At one point in my life, approximately six years ago, I had the grand idea to start a travel blog. I'll be able to keep everyone updated on Egypt! I thought, as I excitedly designed headers and social icons and background images to beautify my little website. I distinctly remember posting my blog on Facebook after weeks of tedious tweaks and modifications to my site. One of the first comments I got from a holdover acquaintance from high school was "Wow, how original... you leave the country once and decide to write a travel blog." I was so embarrassed. Is that what everyone thinks of this idea? That I'm an uninformed cliche? I briefly considered sidelining the whole idea of a blog (I clearly take others' opinions personally) but after my close friends and family reiterated that they did indeed want to read about my travels while I was away, I decided to stick with it.
Due East was a beautiful project while I lived away. I cherished being able to share my experiences with everyone home. It was simple and pure and I loved not only telling everyone back home of my adventures, but also of the simple act of writing and photographing my experiences. It became a journal for me.
But, as with all things, that changed. To my surprise, I quickly amassed a following of strangers. Fellow travelers, blog-readers, and young women who for some reason or another enjoyed reading of my experiences. By the time I had around 100 followers who regularly read my blog, and whom I had never met other than via the comments they left on my posts, I felt the urge to change. Surely these people don't care about the classes I taught last week or my weekend spent at the market. I decided I needed to grow my content in proportion with my followers.
As with many of these endeavors, it went out of my hands. I tried to become too many things for too many people. I felt obligated to start writing travel how-to's, travel hacks, lifestyle posts, food photography! Those things weren't why I started my blog. More talented writers with larger followings were doing a better job than I writing about those things. I lost my voice and became homogeneous. My posts were boring. I was uninspired. Instead of eagerly sitting down at my laptop to pour out my heart onto the page, I was forcing myself to put something out, to please my followers.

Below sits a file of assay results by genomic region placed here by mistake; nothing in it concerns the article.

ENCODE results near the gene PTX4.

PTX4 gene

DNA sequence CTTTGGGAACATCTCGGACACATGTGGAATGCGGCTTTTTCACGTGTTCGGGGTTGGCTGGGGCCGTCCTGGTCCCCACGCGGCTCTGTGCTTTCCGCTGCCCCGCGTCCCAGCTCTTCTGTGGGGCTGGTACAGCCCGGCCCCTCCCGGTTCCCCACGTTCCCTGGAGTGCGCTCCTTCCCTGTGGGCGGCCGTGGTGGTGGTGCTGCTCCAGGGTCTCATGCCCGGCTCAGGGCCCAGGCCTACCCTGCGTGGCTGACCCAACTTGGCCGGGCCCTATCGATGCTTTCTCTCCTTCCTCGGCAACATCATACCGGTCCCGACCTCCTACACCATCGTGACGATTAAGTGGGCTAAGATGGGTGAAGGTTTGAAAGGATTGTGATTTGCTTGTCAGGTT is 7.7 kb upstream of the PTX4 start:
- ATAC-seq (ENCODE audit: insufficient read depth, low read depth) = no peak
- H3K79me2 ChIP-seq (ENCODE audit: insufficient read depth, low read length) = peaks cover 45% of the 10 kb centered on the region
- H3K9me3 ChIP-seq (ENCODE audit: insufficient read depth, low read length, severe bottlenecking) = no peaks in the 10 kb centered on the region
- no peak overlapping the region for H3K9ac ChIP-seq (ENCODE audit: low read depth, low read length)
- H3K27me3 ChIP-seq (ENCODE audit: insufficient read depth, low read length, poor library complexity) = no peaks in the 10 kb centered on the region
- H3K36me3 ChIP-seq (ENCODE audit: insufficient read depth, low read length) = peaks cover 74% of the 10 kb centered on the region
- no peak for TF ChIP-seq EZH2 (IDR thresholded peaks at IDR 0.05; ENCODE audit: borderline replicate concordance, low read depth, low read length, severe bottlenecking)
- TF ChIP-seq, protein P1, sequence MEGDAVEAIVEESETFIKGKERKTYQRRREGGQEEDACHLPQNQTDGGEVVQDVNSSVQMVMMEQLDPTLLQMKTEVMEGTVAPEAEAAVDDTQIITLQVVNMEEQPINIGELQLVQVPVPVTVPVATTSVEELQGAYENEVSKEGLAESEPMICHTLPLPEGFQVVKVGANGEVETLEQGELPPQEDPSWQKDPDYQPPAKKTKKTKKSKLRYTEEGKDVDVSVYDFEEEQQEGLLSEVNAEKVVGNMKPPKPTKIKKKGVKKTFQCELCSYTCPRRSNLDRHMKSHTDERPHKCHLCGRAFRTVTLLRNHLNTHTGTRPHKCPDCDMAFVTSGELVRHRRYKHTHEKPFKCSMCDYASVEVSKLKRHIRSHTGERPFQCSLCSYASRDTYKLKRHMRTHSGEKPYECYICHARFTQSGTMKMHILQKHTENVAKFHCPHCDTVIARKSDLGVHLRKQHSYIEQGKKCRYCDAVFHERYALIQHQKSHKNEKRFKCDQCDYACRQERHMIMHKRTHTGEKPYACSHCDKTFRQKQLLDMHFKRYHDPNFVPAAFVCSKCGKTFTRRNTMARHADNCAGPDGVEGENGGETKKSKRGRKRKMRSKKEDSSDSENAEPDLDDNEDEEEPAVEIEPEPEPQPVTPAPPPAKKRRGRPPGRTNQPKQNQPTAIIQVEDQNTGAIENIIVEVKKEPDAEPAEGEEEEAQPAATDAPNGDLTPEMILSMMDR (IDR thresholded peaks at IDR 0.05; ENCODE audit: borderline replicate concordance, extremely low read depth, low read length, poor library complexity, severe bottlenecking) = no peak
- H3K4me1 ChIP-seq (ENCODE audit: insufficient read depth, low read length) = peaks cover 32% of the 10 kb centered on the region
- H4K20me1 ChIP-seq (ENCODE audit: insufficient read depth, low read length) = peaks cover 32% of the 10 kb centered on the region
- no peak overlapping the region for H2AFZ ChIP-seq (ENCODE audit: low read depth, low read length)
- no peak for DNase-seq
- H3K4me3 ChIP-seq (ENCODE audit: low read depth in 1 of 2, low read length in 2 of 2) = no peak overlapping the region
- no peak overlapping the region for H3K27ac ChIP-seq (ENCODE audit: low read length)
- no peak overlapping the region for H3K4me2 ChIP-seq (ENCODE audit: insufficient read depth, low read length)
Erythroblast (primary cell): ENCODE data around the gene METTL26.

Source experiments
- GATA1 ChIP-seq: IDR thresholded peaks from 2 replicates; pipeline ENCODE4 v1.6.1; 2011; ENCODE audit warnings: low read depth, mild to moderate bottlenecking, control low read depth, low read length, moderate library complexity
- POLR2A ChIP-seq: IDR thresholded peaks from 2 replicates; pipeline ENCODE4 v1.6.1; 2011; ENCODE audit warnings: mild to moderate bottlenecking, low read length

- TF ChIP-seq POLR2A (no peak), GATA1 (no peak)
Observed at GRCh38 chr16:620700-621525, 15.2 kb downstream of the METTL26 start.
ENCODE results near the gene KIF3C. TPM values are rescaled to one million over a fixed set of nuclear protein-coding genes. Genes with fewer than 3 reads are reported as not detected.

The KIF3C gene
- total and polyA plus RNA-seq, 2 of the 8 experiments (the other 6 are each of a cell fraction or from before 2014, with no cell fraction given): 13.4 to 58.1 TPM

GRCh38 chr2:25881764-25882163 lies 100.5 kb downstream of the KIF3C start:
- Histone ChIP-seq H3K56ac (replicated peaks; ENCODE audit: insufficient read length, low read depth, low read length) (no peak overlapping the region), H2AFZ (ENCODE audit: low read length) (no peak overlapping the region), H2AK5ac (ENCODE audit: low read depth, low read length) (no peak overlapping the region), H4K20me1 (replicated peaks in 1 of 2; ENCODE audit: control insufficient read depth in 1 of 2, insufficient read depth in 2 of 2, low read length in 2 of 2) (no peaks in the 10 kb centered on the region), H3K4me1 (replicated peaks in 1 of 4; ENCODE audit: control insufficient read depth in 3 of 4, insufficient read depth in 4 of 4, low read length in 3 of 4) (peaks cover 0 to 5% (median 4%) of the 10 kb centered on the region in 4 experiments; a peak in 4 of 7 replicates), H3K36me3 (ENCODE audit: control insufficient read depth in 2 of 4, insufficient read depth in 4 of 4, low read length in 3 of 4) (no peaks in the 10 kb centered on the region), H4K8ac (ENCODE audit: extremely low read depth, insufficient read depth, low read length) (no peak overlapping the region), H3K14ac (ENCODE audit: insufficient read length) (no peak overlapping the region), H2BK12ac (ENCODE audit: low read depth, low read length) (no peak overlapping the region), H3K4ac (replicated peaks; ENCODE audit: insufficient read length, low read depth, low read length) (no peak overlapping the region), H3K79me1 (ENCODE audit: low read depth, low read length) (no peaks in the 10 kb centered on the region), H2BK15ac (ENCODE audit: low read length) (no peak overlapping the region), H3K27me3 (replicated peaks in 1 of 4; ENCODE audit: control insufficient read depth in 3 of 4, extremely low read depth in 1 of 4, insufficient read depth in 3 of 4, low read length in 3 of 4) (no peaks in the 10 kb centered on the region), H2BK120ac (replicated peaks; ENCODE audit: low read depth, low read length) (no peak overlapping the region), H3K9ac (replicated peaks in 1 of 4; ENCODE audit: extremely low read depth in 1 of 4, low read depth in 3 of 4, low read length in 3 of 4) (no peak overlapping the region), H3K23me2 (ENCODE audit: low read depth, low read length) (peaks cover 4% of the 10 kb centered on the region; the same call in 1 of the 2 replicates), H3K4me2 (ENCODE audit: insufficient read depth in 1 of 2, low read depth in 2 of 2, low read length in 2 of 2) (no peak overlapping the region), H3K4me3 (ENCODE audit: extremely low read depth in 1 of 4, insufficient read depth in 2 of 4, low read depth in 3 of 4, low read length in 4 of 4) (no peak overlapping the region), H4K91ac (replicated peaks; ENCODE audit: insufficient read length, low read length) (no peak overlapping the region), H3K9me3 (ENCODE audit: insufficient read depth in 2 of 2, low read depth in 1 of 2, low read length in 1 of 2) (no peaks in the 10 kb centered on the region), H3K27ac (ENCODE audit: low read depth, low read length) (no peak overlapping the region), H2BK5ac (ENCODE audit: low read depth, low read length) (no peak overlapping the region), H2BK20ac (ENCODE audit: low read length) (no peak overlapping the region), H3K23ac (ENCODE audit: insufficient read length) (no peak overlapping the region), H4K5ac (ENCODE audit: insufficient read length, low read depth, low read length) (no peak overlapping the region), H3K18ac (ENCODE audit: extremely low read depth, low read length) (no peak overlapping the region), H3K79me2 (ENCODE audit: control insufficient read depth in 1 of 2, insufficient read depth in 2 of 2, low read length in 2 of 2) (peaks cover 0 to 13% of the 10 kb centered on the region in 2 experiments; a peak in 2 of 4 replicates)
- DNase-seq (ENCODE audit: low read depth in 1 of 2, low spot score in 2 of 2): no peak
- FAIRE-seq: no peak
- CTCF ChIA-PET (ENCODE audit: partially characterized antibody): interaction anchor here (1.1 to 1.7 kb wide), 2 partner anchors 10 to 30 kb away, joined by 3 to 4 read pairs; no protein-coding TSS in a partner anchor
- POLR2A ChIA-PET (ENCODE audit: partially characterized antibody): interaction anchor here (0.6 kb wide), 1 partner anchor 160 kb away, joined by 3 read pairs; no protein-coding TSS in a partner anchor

My blog became indistinguishable from the hundreds of other travel blogs written by young, female travelers out to conquer the world. And the reason? Because I wanted so badly to please those bloggers, and their followers, and my followers, and every person with any interest in anything travel-related who stumbled upon my humble abode. I stopped writing about what I liked and started writing about what they liked.
And then I burnt out. Life got busy, and my enthusiasm was gone. I wrote an unintentional final post and disappeared for nearly two years.
But I miss writing. I miss the excitement I got from pouring out my adventures on paper, not as a humble-brag or a travel hack expose, but simply from the sheer joy of reliving the moment and sharing it with those who couldn't be there to experience it with me.
So. Two years later and I'm back. My life has changed drastically in that time; I got married, earned my MSc in Psychological and Psychiatric Anthropology, moved to Washington DC, started my own photography business, bought a house with my loving husband, got an incredible job, and am back in a place where I'm away from home and want to inform my family and friends about all the things I'm doing and the places I'm going.
So if you're here to read about what website to book your next flight on or the best time of year to visit Peru, you might be disappointed. But if you're here to read the potentially bad writing about the experiences of someone living and traveling away from home, you'll be getting exactly that.
My current goals for Due Course (did you notice the slight name change? That's another blog post altogether) are: writing about my travel experiences, sharing my photography (visit my photography website!) and keeping my friends and family up to date with my ever-changing life. Am I a cliche again? Almost certainly. But this time around I am writing my blog for me, not in an attempt to meet the needs of an evolving blogging market and instagram feed.
I'm excited about this and I hope you are too.